CHEAPER DOESN’T ALWAYS MEAN better when it comes to selecting a real estate agent, but convincing sellers of that can be difficult. High-profile real estate coach and trainer Josh Phegan explains how to determine your worth and then how to get it.
YOU KNOW the market.
Your number of sales is on the rise.
So are the prices you’re selling them for.
You’ve delivered a solid listing presentation to your next potential vendor.
And then – silence. Silence.
You start to feel a bit uneasy; your stomach does flip-flops and you know the question is coming.
That dreaded question.
‘How much is your fee?’
You take a deep breath, quickly say ‘2 per cent’ and mentally prepare to defend your rate.
It’s a situation most, if not all, real estate agents can relate to. Defending your fee is something every real estate agent will have to do at least once, if not many times, in their career.
When you consider selling their home is likely to be the biggest financial transaction in a vendor’s life, it makes sense that they query a real estate agent’s fee.
Vendors want their home sold as quickly as possible for the highest price and the lowest cost to themselves. What they often fail to realise is that obtaining their first two desires often depends on how much they spend on an agent.
So how do you know what you’re worth and, more importantly, how do you convince vendors you’re worth every cent?
In setting your fee you first need to analyse your market and work out the size of the pie from which you’ll be taking a bite.
In a large market with oodles of properties being bought and sold and a higher average sale price, you can elect to be a volume agent with a lower fee. What you lose in having a lower fee you can quickly make up by the sheer volume of properties you sell.
In a smaller market with fewer transactions and a lower average sale price you need to set a higher fee.
When you set your fee you need to focus on your strengths and what sets you apart from other agents. Ask yourself ‘what do I bring to the table to justify my fee?’ If you don’t stand out and stick in a vendor’s mind for the qualities you bring to the sale, they will line you up against other agents and pick the winner based on price.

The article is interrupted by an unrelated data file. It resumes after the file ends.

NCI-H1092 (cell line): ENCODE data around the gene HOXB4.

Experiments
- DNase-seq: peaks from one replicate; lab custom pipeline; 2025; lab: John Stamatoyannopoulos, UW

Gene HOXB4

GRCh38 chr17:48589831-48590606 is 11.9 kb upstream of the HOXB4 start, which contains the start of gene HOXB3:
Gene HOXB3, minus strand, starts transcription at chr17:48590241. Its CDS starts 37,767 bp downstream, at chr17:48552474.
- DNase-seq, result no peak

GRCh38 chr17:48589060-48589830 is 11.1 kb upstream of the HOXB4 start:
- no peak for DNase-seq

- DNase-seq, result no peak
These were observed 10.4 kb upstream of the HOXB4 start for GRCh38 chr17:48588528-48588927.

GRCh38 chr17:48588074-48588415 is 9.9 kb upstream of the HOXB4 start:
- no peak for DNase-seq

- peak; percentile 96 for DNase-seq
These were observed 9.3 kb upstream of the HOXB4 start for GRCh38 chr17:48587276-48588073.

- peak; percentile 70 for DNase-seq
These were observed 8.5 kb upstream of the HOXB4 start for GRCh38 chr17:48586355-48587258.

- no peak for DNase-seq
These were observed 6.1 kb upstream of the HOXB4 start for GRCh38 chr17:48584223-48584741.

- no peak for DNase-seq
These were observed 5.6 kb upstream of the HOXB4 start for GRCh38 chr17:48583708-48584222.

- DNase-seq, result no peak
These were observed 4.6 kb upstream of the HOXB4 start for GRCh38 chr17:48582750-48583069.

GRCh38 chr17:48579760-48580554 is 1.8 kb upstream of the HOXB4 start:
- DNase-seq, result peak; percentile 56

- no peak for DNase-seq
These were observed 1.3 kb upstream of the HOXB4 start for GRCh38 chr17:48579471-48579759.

Some people see good value in a Kia, while others prefer a Ferrari. You’ve got to show why the Ferrari is going to cross the finish line first every time.
Vendors will be happier to pay more if you solve an important issue for them. This is where using the SPACER acronym can make you the pick of the crop.
Safety Vendors hate risk. If you can show you’re a safer option than your competition then you’re worth more.
Performance Vendors hate not selling their property, or underselling it. If you show you have a strong track record for performing at the highest level then you’re worth more.
Appearance Vendors may like to sell off-market or be seen to be selling with a prestige brand.
Convenience Show vendors how you can ease the pressure on them. This might be a shorter selling period or selling without an open home inspection. Pitch to their desires.
Economy Make sure your best attributes stand out. In the absence of difference, vendors will shop on price.
Reliability Vendors need to know the agent they engage will deliver the service they deserve. Show them you’re dedicated.
If you deliver your message well and pitch to a vendors’ deepest needs and desires, the fee shouldn’t be an issue. But if they can’t see what makes you different from and better than other agents, the issue of how much you charge will be raised frequently.
I suggest you learn to present your fee at the end of your listing presentation and gloss straight over it.
Rather than starting at the fee you want and leaving no room for negotiation, use a pivot pricing method where you start at a higher fee and give a ‘discount’ to the fee you’re prepared to work for.
If the worst comes to worst and you must defend your fee, there are four steps to help vendors understand your worth.
Fee approximation. Explain that agents in the area charge between 3 per cent and 1.5 per cent and while you’re not the most expensive or the cheapest, you are the best value.
Percentage difference. Put the figures into real terms your vendor understands. A .5 per cent discount on a 2 per cent fee is actually a 25 per cent cut in your fee. Ask your vendor if they would be happy to take 25 per cent of their asking price. If they wouldn’t accept that why should you have to?
Dollar difference. If the difference between your fee and that of another agent is $5,000, drop your fee and add the $5,000 to the reserve or asking price. If you’re as good as you say you are you will obtain the higher price.
Performance. Match the other agent’s fee and then have a performance clause that gives you 10 cents for every dollar you obtain over an agreed price.